The war on guilt: a report from the trenches

I don’t mean to brag, but I’m really good at guilt. I’m not talking about the occasional, fleeting sensation of wrongdoing because you ate that second (or third) cookie or forgot to send your child’s lunch to school. That’s for amateurs. I’m talking about the crushing, constant feeling of not doing enough. This involves what I like to call the Guilt Archives. I turn to the Guilt Archives whenever I catch myself feeling generally good and on top of things. I’ll be waltzing through my day and BAM, I’ll remember that my grandmother got me the Barbie Dream House in 1986 and I never sent her a thank you note.

When I became a mom this level of guilt became unsustainable. There was just too much to feel bad about. From bottle feeding to sleep training to screen time, I couldn’t keep up. I found myself moving through each day in state of joyless, low-grade panic. What’s more, I was the cause of my own suffering. Guilt is an emotion we create for ourselves. It’s nothing more than an attachment to an expectation that a) we usually set for ourselves, and b) is often unrealistic. Whether it’s parenting, working, or single-handedly pulling off the holidays for our families, we’re never doing enough. The good news, though, is that we have the power to choose whether to feel guilty or to let ourselves off the hook.  Here are some of the things I’ve decided no longer merit my guilt:

Not taking my child on vacation

Since becoming a mom I’ve been on some amazing vacations. My son was not invited on any of them. When people share pictures of their baby on a tropical beach or held up next to Mickey at Disney, I think “Aw, cute” followed by “Never in a million years”. To me, a vacation means the only nap schedule I’m planning around is my own. It means eating anywhere I want without worrying whether they have a high chair on hand.  When you introduce kids to the picture, it’s no longer a vacation, it’s a trip. A trip means carting around a backpack full of snacks and other distractions, and eating dinner at 5pm. It means coming home exhausted and wondering when you’ll get to take an actual vacation. My husband and I are holding on to our adults-only vacations as long as we can. Don’t get me wrong, we are excited about one day taking our son along—when he’s old enough to remember going.

Putting my son to bed early

Whether he wants to or not, my son is in bed by 7pm. Fortunately he’s a good sleeper and we usually don’t hear from him again until morning. (We could argue about whether this is luck or parenting, but that’s a whole other blog post on a whole other blog that I don’t write.) As a working mom this schedule means I only see him for a couple of hours a day during the week, which is a little sad. As a normal person who values their sanity, this is amazing. Seven to nine pm are my favorite hours of the day. It’s my time to exercise, catch up on work, make lunches for the next day, or have a deep conversation with my husband watch Netflix on the couch with a glass of wine. Honestly though, who cares what I’m doing as long as I get to do it without a toddler making dinosaur noises attached to me. I don’t know how people who put their kids to bed at nine or ten pm survive. And truthfully, I don’t care, as long as they help me lie to my son that kids who aren’t in bed by seven turn into gremlins.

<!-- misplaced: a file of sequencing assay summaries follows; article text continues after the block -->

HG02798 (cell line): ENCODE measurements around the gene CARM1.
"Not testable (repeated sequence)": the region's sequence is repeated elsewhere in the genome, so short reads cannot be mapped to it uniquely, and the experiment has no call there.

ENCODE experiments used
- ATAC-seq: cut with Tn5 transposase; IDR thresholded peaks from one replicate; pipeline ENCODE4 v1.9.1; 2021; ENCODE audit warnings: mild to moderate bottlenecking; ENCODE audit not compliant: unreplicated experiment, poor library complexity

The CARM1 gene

Having other caretakers

I feel like there is a misconception that you need a good reason to get a babysitter, like having front row tickets to see Elton John or being invited to the Oscars as Bradley Cooper’s guest. Sitters keep our life running smoothly. They allow me to have a life outside of being a mom when my husband travels or works late. Sitters mean I don’t have to skip book club, church volunteer night, or just grabbing a much-needed drink with a friend. Taking off my “mom” hat for a couple of hours keeps me engaged with other parts of my identity and makes me a better parent when I get home. And yes, I recognize that being able to afford child care for any of these activities is a privilege. It’s part of my story, though, which is the only one I know how to share.

Daycare, where my son spends a lot of time, is also a big piece of this equation. Once in a blue moon I’ll get to pick up early enough that other kids are still there. If I cross paths with another parent, they will inevitably give my son a high five, call him by name, and make some comment to me about his love of fire engines, or Cheezits, or whatever. I will smile and wave to their kid, acting like I also know their name. The truth is, I don’t know any of the other kids. They’re not there yet when I drop my son off in the morning, and they’ve already gone home when I come back after work. I struggled mightily with this one early on. I tried juggling my schedule at work so I could get to pick up earlier, but I ended up stressed out and resentful. Then I tried judging the other parents for their clearly lackluster careers that allow them such lax schedules, but that made me feel petty and lonely. The only thing left was to recognize that my son was beloved by his teachers, making friends and learning to socialize, and that whatever ridiculous standards I was trying to live up to were of my own invention, and thus mine to let go of.

 

These are just a few areas where (most days) I’ve been able to dial back my guilt. There are plenty of other things, big and small, with which I still struggle. Being kind to myself by setting reasonable expectations for what I can and cannot accomplish is a daily practice—and I do mean practice. If you’re wired for guilt, like me, changing that wiring takes time. However, the joy that comes from letting it go is well worth the struggle. And, you can reward yourself with that third cookie.

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